Home artist Camilo Ontiveros was featured in an article discussing his sculpture Temporary Storage: The Belongings of Juan Manuel Montes, which was constructed from the belongings of the first person with DACA status to be deported by the Trump Administration. This work is on display at LACMA in the CSRC-organized exhibition Home—So Different, So Appealing, on view through October 15.
Los Angeles Times, September 20, 2017 (PDF)

“¡Murales Rebeldes! Bares the Plight of L.A.’s Murals”
KCET profiled Murales Rebeldes: L.A. Chicana/o Murals under Siege, an exhibition examining the reception of and struggle to preserve Chicano murals in Los Angeles. The CSRC is a lender to this Pacific Standard Time: LA/LA exhibition. The Path to Knowledge and the False University by Roberto Chavez is reproduced in the article from an image supplied by the CSRC.
KCET, September 20, 2017 (PDF)

“See How Bilingual Newspaper La Raza Shaped Chicano History 40 Years Ago”
The CSRC was mentioned in an article about the La Raza exhibition, now on view at the Autry Museum of American West. The exhibition features prints from a collection of 25,000 images that were taken by La Raza photographers and are being digitized by the CSRC.
Press Telegram, September 20, 2017 (PDF)

“PST: LA/LA - It’s About Time”
In this preview of Pacific Standard Time: LA/LA exhibitions, La Raza was one of the highlighted shows. The CSRC co-produced La Raza and is a lender to Murales Rebeldes: L.A. Chicana/o Murals under Siege, another Pacific Standard Time: LA/LA exhibition mentioned in the piece.
Paint This Desert, September 18, 2017 (PDF)

“‘La Raza’ Exhibit at Autry Shows 60’s Equal Rights Issues Still Relevant”
This review of the exhibition La Raza, co-produced by the CSRC, discusses the show’s relevance in today’s political climate.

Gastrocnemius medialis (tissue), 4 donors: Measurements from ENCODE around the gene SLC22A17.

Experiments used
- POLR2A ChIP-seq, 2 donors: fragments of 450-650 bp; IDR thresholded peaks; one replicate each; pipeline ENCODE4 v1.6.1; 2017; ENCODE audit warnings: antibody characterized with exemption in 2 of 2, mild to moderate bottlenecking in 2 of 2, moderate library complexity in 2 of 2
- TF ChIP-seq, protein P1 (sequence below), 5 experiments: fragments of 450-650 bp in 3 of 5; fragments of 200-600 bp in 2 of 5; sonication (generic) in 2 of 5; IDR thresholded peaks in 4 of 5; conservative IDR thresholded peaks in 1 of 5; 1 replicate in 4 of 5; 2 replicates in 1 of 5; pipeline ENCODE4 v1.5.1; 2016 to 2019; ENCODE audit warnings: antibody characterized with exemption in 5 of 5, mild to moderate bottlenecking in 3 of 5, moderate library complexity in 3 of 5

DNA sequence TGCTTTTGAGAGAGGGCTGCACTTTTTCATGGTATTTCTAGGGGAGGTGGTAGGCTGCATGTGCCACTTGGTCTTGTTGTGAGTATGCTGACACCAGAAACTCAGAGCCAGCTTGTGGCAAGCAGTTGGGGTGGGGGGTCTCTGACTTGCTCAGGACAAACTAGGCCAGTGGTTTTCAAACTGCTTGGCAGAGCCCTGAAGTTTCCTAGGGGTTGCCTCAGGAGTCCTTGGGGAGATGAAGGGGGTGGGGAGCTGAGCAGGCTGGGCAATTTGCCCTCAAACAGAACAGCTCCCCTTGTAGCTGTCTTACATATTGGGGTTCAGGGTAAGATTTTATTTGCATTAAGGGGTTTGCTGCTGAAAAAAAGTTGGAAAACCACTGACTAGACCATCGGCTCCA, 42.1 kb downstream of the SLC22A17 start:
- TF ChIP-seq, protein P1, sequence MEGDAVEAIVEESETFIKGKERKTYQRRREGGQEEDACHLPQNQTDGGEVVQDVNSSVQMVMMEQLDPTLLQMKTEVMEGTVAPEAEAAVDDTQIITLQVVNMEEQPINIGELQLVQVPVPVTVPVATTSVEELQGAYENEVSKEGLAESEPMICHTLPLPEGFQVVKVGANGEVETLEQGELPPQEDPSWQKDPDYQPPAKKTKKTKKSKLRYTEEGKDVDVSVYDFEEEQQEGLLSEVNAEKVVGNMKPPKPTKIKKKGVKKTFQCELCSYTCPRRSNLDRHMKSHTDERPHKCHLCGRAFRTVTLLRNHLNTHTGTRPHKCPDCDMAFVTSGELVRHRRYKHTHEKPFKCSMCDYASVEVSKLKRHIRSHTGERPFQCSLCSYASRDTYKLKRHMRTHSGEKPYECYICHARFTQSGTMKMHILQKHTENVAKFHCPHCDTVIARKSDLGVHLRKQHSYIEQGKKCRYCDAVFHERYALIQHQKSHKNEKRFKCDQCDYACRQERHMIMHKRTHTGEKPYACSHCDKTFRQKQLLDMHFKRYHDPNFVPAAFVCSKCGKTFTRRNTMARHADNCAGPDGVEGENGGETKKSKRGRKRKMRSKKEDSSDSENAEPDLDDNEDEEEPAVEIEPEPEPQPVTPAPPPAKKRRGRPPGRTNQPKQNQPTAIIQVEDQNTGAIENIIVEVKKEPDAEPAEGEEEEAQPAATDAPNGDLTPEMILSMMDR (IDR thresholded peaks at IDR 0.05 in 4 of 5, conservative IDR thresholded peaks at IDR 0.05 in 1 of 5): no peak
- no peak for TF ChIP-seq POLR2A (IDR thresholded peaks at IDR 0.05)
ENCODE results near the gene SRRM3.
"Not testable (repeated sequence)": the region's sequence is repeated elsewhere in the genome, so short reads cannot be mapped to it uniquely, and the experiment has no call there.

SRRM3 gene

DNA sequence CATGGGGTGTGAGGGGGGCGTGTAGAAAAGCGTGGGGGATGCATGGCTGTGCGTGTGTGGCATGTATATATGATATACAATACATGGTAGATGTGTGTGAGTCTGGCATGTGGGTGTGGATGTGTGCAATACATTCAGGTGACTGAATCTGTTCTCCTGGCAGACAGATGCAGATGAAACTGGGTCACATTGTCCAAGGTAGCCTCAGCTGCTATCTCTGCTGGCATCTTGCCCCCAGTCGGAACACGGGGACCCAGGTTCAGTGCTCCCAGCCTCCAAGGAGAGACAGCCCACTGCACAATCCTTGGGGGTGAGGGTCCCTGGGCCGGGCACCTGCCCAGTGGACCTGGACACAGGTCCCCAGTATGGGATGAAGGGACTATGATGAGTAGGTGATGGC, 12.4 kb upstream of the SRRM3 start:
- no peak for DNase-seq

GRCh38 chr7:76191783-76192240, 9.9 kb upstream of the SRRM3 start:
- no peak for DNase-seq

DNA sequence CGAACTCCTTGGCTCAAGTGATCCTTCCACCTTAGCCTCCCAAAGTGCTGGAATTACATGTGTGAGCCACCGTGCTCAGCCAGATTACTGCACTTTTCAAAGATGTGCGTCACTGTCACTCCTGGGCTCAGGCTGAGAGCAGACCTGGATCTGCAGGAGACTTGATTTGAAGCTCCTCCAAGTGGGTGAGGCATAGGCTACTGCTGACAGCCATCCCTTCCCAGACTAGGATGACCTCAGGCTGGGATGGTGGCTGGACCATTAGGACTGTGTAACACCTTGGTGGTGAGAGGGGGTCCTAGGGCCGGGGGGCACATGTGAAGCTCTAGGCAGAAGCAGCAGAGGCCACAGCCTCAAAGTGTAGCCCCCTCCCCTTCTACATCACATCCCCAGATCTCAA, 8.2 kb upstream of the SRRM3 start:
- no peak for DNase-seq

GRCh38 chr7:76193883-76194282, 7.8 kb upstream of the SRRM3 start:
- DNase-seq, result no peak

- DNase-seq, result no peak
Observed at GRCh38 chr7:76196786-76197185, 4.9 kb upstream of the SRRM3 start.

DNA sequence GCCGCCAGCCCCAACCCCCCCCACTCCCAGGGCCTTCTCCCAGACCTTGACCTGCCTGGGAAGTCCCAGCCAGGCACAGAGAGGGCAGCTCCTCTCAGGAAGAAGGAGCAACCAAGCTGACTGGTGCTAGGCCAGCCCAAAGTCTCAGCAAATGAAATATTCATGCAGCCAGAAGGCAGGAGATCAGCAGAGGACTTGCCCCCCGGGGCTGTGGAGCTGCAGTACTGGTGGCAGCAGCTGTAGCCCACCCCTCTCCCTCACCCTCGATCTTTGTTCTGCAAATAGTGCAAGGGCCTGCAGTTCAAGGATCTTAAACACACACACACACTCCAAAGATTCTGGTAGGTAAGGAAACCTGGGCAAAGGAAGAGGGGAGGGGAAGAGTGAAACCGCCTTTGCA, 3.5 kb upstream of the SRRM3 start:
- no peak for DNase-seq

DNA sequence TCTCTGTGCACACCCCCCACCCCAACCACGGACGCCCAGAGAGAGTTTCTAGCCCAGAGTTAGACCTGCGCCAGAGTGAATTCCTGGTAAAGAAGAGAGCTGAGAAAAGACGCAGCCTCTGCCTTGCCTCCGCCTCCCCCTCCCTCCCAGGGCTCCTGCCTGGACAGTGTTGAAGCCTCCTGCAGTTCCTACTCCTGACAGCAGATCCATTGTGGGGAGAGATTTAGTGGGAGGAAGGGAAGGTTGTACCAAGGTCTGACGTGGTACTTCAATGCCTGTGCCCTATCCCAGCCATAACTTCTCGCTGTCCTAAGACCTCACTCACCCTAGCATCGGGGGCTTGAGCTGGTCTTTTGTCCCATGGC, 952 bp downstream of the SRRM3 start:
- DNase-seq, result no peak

Guardian Liberty Voice, September 17, 2017 (PDF)

“What to See at Pacific Standard Time: LA/LA”
The Art Newspaper profiled Pacific Standard Time: LA/LA and highlighted a few of the exhibitions, including La Raza, which the CSRC co-produced with the Autry Museum of the American West. A photograph of LAPD officers at a demonstration at the Los Angeles Civic Center (ca. 1970), by Raul Ruiz, is featured in the article; the image was supplied by the CSRC.
The Art Newspaper, September 16, 2017 (PDF)

“From the Mundane to the Magnificent: Photos from the Chicano Rights Movement”
NPR featured a review of La Raza exhibitioncurrently at the Autry Museum of the American West. The photographs in the exhibition were selected from an archive of over 25,000 images being digitized at the CSRC. The CSRC partnered with the Autry to produce the exhibition.
NPR, September 16, 2017 (PDF)

“Queer Chicano Art Is as Timeless as It Is Vital”
The exhibition Axis Mundo: Queer Networks in Chicano L.A., now on view at ONE Gallery and the MOCA Pacific Design Center, was featured in an article in Vice about queer Chicano art. Ondine Chavoya, professor of art at Williams College and co-curator of the exhibition, is a former CSRC visiting scholar. The CSRC lent materials to this exhibition, including works by Laura Aguilar and selections from the Cyclona Collection.
Vice, September 15, 2017 (PDF)

“Pacific Standard Time: LA/LA Review: Mirror of a Kaleidoscope Culture”
The Wall Street Journal surveyed Pacific Standard Time: LA/LA and mentioned the CSRC-organized exhibition Home—So Different, So Appealing as “essential on anybody’s PST list.”
Wall Street Journal, September 15, 2017 (PDF)

“How Artist Camilo Ontiveros Acquired the Belongings of a DACA Deportee and What He Did with Them”